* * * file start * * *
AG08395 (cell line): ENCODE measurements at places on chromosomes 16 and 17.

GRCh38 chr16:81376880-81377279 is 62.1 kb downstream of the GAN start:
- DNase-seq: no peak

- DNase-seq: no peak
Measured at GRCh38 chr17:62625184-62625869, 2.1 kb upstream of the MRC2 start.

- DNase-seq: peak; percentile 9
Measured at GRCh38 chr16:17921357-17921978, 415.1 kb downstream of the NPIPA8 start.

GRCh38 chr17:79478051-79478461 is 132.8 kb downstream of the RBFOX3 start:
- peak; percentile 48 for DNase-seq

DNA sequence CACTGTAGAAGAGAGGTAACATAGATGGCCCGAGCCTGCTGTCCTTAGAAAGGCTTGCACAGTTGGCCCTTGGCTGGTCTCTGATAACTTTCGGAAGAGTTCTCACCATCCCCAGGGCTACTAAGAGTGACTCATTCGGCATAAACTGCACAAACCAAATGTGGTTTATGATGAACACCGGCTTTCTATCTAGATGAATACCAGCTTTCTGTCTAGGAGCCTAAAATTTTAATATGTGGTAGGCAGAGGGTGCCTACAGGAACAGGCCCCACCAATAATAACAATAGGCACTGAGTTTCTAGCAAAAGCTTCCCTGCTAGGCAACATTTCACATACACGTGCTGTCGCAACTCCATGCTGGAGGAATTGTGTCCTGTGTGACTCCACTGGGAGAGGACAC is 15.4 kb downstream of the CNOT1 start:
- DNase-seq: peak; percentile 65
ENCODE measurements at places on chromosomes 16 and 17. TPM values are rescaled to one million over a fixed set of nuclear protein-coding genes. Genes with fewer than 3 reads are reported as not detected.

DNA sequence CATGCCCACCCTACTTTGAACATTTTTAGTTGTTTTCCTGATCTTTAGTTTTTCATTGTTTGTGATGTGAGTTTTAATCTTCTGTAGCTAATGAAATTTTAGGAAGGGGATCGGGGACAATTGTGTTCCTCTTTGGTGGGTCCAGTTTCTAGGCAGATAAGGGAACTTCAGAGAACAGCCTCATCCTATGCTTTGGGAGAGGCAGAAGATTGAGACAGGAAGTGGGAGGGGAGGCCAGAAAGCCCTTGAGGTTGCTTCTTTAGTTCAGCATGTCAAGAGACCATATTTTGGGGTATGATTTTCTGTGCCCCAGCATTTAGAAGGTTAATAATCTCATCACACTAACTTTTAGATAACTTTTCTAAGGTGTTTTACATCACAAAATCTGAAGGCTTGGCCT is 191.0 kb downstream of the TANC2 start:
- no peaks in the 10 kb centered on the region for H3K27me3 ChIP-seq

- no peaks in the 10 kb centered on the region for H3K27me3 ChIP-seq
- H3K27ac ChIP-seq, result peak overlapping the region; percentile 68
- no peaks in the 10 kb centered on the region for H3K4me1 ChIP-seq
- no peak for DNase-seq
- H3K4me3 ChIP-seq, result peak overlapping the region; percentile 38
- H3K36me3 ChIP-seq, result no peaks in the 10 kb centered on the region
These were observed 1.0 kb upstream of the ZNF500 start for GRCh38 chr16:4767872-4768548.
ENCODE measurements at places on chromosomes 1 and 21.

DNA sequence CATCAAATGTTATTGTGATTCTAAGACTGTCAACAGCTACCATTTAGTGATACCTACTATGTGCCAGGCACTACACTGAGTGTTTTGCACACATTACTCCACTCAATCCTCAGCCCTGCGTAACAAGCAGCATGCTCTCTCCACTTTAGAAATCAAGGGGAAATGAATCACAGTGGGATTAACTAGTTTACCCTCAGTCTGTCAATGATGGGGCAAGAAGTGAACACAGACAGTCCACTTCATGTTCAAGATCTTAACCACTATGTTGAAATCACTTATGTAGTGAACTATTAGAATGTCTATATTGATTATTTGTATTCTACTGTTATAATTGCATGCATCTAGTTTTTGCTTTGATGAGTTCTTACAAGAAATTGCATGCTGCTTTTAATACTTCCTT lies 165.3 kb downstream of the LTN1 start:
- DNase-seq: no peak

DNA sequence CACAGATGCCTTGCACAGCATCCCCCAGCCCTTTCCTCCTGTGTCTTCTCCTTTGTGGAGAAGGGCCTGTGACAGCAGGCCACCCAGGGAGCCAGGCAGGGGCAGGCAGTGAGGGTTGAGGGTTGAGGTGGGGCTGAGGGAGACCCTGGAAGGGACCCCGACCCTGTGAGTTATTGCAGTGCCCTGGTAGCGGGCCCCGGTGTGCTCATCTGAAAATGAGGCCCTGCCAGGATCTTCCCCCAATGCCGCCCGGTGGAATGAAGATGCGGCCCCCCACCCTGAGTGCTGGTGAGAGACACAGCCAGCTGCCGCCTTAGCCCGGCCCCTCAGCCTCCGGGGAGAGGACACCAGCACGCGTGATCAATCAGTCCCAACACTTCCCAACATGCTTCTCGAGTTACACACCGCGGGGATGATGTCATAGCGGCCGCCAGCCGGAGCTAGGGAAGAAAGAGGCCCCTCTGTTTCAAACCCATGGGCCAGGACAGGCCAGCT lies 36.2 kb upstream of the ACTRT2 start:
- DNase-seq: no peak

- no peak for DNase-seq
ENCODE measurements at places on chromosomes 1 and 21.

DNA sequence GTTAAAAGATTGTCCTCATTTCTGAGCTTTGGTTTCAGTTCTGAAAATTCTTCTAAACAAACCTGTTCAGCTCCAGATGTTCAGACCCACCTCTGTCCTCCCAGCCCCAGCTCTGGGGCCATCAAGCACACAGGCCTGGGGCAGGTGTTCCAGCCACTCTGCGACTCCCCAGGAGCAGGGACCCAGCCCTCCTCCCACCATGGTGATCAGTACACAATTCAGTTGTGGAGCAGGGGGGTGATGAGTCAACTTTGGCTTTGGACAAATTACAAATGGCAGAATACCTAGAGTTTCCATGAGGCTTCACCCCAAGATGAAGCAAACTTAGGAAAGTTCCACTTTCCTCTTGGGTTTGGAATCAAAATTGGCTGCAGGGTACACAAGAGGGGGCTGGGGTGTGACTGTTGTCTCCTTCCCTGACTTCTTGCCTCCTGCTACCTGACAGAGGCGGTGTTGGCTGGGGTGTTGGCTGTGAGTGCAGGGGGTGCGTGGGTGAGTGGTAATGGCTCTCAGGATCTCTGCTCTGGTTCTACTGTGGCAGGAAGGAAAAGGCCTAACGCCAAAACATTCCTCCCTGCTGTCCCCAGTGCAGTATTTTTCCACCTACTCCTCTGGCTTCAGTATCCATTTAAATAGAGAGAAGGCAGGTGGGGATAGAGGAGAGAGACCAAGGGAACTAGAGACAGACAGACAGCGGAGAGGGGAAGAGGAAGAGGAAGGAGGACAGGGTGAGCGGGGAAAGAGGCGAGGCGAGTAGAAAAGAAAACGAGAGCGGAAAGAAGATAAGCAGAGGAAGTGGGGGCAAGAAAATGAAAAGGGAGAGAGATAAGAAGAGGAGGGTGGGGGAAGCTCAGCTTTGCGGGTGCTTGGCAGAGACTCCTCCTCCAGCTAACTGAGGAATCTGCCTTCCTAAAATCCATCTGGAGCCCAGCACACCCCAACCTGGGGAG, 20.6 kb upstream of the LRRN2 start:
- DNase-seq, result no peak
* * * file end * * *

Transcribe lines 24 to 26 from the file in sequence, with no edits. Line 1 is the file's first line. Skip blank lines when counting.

- DNase-seq: no peak

DNA sequence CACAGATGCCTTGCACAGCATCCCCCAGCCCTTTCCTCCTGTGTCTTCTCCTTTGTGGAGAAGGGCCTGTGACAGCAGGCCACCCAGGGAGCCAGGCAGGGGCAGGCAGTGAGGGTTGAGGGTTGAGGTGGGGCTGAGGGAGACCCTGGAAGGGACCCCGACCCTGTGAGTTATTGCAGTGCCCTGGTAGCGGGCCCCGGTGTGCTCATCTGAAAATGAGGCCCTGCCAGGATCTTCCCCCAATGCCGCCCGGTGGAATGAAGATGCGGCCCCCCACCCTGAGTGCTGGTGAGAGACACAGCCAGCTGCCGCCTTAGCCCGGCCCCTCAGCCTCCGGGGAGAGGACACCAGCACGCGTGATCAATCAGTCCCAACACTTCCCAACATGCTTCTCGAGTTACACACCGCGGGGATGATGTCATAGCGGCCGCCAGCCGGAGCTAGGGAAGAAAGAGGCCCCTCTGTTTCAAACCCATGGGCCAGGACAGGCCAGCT lies 36.2 kb upstream of the ACTRT2 start:
- DNase-seq: no peak